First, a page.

At some point our government is going to be forced to raise taxes significantly and reduce or at least freeze spending. I prefer to have most of my retirement savings in Roth accounts (IRAs or Roth 401(k) accounts) but I also realise that the odds are very high that the government will renege on the promise of not taxing these accounts when it finally has face up to the massive bill. If that happens, the best I think we can hope for is that distributions from the Roth accounts will be taxed less than those of traditional IRA and 401(k) accounts, perhaps as a credit for the taxes we paid on that money when we first contributed to our Roths.

    But that’s pure speculation. We’ve got a very bumpy ride ahead of us as a number of problems that have been allowed to build for decades start to become very urgent. Unfortunately, I believe most of the politicians we elect these days are far too concerned with showboating and getting re-elected in the next campaign cycle for our problems to be dealt with until they become too big to ignore. The housing bubble is just one example of a looming issue most politicians likely knew would be a problem sooner or later, but they gambled that the problem wouldn’t become a crisis until they (the current politicians) were safely out of office. I suspect many other issues will receive a similar treatment because it is easier to tell the public, who most emphatically does not want to hear bad news, that all is good until a problem becomes too obvious, then try to pin all of the blame on just a few of the people or groups that contributed to the mess and hope that the public doesn’t ask too many questions.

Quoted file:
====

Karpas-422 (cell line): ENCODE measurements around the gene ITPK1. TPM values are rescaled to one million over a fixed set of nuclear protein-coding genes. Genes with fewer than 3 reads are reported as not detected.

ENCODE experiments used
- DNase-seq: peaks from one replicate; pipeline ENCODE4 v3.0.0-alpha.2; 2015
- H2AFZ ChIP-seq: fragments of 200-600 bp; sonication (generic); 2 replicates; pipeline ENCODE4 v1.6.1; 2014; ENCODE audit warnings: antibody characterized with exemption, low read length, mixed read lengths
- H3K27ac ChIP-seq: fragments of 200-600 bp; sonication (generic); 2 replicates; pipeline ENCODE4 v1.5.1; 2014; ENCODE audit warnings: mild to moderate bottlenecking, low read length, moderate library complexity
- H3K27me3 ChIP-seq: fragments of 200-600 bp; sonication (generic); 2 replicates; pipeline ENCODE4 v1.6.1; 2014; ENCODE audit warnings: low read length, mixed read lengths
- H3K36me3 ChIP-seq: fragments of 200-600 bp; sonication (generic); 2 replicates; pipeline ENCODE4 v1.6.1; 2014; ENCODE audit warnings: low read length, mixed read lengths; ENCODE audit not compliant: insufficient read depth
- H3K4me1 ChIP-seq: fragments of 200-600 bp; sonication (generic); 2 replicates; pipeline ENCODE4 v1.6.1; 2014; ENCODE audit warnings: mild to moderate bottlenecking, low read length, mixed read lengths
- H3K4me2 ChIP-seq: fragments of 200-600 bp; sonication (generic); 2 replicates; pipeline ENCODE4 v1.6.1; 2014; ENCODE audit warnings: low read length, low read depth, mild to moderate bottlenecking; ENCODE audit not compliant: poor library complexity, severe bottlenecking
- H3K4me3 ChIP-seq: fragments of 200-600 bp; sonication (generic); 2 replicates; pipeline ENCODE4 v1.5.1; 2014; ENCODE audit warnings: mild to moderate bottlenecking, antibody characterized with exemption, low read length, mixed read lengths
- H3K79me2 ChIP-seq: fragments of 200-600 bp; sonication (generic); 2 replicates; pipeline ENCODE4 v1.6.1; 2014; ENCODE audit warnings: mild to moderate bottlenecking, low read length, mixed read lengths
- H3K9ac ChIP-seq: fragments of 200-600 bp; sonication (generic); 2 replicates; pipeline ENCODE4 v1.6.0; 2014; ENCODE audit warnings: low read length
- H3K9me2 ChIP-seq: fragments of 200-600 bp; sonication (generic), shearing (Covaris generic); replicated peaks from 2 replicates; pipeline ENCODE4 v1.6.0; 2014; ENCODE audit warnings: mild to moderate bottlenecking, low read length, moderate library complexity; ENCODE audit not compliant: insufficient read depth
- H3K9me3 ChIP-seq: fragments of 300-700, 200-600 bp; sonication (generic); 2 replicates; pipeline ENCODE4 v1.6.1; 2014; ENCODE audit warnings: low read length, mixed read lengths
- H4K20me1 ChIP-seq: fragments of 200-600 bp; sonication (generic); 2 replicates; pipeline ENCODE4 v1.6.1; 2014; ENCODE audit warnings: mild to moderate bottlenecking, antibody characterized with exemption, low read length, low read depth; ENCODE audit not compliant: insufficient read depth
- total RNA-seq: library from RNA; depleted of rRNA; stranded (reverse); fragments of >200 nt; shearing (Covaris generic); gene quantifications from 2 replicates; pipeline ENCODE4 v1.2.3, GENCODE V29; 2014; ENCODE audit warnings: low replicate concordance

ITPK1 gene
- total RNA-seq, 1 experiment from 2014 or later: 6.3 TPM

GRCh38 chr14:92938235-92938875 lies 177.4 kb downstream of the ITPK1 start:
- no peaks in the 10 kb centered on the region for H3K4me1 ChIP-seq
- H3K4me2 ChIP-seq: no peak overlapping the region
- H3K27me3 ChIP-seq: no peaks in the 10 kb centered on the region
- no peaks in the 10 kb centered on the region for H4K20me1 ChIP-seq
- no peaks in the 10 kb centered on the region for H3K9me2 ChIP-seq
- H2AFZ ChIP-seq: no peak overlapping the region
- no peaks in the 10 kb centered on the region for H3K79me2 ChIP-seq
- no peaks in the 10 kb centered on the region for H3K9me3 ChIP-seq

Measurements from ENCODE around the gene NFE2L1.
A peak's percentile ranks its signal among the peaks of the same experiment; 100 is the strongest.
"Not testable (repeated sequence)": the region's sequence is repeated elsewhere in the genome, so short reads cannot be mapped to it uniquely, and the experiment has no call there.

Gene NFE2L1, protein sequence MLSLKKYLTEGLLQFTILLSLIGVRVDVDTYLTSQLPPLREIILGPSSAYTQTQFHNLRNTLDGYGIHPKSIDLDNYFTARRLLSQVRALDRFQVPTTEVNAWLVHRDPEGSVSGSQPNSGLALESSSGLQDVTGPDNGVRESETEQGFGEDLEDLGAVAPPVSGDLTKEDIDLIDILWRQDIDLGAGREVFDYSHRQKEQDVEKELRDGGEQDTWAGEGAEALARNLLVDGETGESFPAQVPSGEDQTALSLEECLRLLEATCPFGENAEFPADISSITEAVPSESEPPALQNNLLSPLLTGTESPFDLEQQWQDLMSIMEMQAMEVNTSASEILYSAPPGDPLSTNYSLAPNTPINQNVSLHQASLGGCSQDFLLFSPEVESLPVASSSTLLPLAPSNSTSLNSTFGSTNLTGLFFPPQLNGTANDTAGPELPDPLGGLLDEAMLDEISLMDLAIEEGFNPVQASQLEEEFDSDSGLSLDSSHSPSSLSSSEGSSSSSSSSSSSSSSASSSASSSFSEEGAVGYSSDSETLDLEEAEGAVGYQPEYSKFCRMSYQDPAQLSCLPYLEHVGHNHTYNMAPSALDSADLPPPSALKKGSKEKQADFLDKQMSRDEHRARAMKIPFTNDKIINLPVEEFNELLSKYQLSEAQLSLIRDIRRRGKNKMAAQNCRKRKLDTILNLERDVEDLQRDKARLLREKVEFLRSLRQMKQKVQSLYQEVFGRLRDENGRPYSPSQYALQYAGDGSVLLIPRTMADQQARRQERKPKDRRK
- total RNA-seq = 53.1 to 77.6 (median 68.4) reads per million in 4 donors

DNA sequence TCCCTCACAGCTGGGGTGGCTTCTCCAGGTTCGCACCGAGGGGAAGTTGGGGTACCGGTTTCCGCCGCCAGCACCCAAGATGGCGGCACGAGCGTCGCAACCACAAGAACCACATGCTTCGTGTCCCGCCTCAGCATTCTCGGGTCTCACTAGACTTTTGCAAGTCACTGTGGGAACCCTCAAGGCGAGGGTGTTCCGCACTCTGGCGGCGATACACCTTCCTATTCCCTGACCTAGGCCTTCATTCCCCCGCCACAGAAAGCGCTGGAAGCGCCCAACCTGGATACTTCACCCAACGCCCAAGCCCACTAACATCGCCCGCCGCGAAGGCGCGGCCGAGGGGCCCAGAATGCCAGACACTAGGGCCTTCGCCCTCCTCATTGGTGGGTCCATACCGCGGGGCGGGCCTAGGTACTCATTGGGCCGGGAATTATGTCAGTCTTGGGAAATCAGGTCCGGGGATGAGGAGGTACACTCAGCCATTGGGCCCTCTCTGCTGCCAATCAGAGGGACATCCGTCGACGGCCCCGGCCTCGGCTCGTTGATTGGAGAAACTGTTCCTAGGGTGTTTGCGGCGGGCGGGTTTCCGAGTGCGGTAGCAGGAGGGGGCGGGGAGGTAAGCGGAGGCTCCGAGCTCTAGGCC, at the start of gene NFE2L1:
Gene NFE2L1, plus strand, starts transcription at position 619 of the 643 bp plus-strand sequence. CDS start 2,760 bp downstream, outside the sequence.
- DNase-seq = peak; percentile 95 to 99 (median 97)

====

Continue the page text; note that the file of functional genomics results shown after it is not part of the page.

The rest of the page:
16. I’d rather the government not take all my money, and then I’ll pay for my own retirement home.

  17. Alexandria – You make some good points, and provide food for thought. Of course, $100k in 1999 isn’t the same as $100k in 2008.

    But I wonder, has the tax rate on say, a married couple earning the US. median household income changed all that much of the the last few decades? The US government seems to decide what is “middle class” is income-wise and try not to tax it too much.

    (More info in upcoming post.)

  18. Don’t forget about your 401k deduction. If you are married, both work and both max out your 401k in 2009 that is an additional 33k you could make before hitting the 25% bracket. Yeah, you will probably end up paying a higher rate in retirement but that is why there are Roth IRAs and Roth 401ks (don’t get the current deduction with this though), tax diversification.

  19. I fall into the 15% bracket and looking forward to the day that I will fall in the 35% bracket (only 20 more points to go, lol).

  20. If my taxable income is 34,950, am i taxed at 15% up till 33,950 and then 25% for the last 1000?

  21. The first $8,350 is taxed at 10%, $25,600 will be taxed at 15%. $1,000 will be taxed at 25%. I assumed you were single.

  22. I may have inadvertantly claimed single with one dependant on my W-4. I have been married for a while and we always have claimed married zero, then do our taxes married with two kids…will I have anyproblems filing my taxes this year because of mhat I claimed on the w-4?